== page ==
4. 4.

    Sant M, Aareleid T, Berrino F, et al. EUROCARE-3: survival of cancer patients diagnosed 1990-94 – results and commentary. Ann Oncol. 2003;14(Suppl 5):v61–v118.

    Article  Google Scholar 

  5. 5.

    Sant M, Lopez M, Agresti R, et al. Survival of women with cancers of breast and genital organs in Europe 1999-2007: results of the EUROCARE-5 study. Eur J Cancer. 2015;51:2191–205.

    Article  Google Scholar 

  6. 6.

    Bosch F, Lorincz A, Munoz N, et al. The causal relation between human papillomavirus and cervical cancer. J Clin Pathol. 2002;55:244–65.

    CAS  Article  Google Scholar 

  7. 7.

    Schiffman M, Castle P, Jeronima J, et al. Human papilloma virus and cervical cancer. Lancet. 2007;370:890–907.

    CAS  Article  Google Scholar 

  8. 8.

    Elfström K, Arnheim-Dahlström L, Karsa L, et al. Cervical cancer screening in Europe: quality assurance and organisation of programmes. Eur J Cancer. 2015;51:950–68.

    Article  Google Scholar 

  9. 9.

    Vaccarella S, Lortet-Tieulent J, Plummer M, et al. Worldwide trends in cervical cancer incidence: impact of screening against changes in disease risk factors. Eur J Cancer. 2013;49:3262–73.

    Article  Google Scholar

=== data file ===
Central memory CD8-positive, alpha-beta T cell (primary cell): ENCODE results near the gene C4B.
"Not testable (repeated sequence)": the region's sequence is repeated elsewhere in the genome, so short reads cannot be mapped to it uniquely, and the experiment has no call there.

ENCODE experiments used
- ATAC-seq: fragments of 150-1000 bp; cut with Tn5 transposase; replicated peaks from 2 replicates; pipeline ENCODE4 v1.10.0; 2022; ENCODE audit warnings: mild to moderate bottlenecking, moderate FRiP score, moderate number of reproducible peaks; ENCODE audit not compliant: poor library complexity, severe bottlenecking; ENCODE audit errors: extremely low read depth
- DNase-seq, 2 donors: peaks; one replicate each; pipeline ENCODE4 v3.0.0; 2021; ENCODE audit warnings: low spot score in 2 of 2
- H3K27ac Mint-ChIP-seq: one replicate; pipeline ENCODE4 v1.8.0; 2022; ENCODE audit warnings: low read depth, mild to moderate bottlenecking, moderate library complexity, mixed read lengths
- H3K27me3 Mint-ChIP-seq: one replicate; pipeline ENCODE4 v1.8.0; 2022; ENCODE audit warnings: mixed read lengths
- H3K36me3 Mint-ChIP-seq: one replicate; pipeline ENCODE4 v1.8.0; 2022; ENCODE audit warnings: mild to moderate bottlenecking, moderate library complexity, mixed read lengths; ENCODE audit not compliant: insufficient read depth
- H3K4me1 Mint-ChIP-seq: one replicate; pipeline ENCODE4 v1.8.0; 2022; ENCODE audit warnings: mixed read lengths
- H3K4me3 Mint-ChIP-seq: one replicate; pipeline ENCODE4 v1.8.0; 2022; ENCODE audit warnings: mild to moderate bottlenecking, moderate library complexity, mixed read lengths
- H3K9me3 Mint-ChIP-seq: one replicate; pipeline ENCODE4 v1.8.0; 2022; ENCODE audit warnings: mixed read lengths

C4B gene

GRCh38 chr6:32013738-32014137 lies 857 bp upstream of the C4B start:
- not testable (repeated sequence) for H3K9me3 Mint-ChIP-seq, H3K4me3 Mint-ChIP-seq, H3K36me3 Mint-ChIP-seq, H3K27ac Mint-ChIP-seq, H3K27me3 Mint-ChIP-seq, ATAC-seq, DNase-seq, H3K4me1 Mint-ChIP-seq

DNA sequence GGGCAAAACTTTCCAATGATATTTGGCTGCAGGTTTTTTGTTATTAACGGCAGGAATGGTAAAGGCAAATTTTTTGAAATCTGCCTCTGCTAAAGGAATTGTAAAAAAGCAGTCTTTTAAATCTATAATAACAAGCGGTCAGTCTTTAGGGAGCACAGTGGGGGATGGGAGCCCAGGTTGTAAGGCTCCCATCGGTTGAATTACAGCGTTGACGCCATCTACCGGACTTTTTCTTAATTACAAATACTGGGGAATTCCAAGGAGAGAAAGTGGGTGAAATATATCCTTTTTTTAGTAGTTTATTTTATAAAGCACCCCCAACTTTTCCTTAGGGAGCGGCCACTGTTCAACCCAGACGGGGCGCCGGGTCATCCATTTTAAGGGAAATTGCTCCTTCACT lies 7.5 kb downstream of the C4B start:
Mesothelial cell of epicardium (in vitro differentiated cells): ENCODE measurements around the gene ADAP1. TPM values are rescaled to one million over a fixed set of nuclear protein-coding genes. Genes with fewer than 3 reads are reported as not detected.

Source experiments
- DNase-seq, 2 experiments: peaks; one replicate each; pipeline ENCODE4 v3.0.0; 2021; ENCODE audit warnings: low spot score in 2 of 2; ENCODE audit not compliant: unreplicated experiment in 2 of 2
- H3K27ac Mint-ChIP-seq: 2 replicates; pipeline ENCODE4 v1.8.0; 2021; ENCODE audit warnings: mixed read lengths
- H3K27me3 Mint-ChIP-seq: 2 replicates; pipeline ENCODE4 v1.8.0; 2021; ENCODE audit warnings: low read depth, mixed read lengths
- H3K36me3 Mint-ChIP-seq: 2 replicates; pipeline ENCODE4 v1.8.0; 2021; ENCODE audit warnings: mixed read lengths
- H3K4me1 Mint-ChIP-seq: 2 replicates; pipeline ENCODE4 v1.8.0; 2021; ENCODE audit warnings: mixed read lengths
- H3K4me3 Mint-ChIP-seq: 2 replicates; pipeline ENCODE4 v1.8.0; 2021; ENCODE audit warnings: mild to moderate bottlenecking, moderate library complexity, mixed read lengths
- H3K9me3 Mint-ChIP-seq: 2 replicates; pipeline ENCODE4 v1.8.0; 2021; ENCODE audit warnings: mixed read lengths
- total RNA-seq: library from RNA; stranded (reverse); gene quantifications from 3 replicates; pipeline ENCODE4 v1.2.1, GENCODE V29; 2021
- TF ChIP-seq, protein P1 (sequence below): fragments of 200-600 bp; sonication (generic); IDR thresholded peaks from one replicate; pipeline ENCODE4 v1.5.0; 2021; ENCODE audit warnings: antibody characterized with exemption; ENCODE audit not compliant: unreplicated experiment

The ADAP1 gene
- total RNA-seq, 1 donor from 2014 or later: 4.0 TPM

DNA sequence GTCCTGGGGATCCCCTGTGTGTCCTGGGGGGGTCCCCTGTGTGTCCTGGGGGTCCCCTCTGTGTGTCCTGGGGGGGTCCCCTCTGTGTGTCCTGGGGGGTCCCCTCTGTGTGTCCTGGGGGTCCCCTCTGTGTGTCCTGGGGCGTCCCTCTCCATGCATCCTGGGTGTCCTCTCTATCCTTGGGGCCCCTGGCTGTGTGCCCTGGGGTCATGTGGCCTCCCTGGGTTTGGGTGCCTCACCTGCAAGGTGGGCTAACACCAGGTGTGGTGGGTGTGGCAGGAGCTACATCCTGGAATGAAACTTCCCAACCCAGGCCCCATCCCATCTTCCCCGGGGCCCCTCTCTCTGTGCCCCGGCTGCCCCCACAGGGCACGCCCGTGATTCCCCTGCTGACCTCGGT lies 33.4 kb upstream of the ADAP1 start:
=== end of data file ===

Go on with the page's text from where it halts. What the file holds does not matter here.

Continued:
10. 10.

    Arbyn M, Raifu A, Weiderpass E, et al. Trends of cervical cancer mortality in the member states of the European Union. Eur J Cancer. 2009;45:2640–8.

    Article  Google Scholar 

  11. 11.

    Serraino D, Gini A, Taborelli M, et al. Changes in cervical cancer incidence following the introduction of organized screening in Italy. Prev Med. 2015;75:56–63.

    Article  Google Scholar 

  12. 12.

    Landy R, Pesola F, Castanon A, et al. Impact of cervical screening on cervical cancer mortality: estimation using stage-specific results from a nested case-control study. Br J Cancer. 2016;115:1140–6.

    Article  Google Scholar 

  13. 13.

    Carstensen B. Age-period-cohort models for the Lexis diagram. Stat Med. 2007;26:3018–45.

    CAS  Article  Google Scholar 

  14. 14.

    Akaike H. A new look at the statistical model identification. IEEE Trans Autom Control. 1974;19:716–23.

    Article  Google Scholar 

  15. 15.

    Ederer F, Heise H. Instructions to IBM 650 programmers in processing survival computations. Methodological note no. 10. End Results Evaluation Section, National Cancer Institute: Bethesda; 1959.

    Google Scholar 

  16. 16.

    Corazziari I, Quinn M, Capocaccia R. Standard cancer patient population for age standardising survival ratios. Eur J Cancer. 2004;40:2307–16.

    Article  Google Scholar 

  17. 17.

    Anttila A, Ronco G, Working group on the registration and monitoring of cervical Cancer screening Programmes in the European Union; within the European network for information on Cancer (EUNICE). Description of the national situation of cervical cancer screening in the member states of the European Union. Eur J Cancer. 2009;45:2685–708.

    Article  Google Scholar 

  18. 18.

    Vaccarella S, Franceschi S, Zaridze D, et al. Preventable fractions of cervical cancer via effective screening in six Baltic, central, and eastern European countries 2017-2040: a population-based study. Lancet Oncol. 2016;17:1445–52.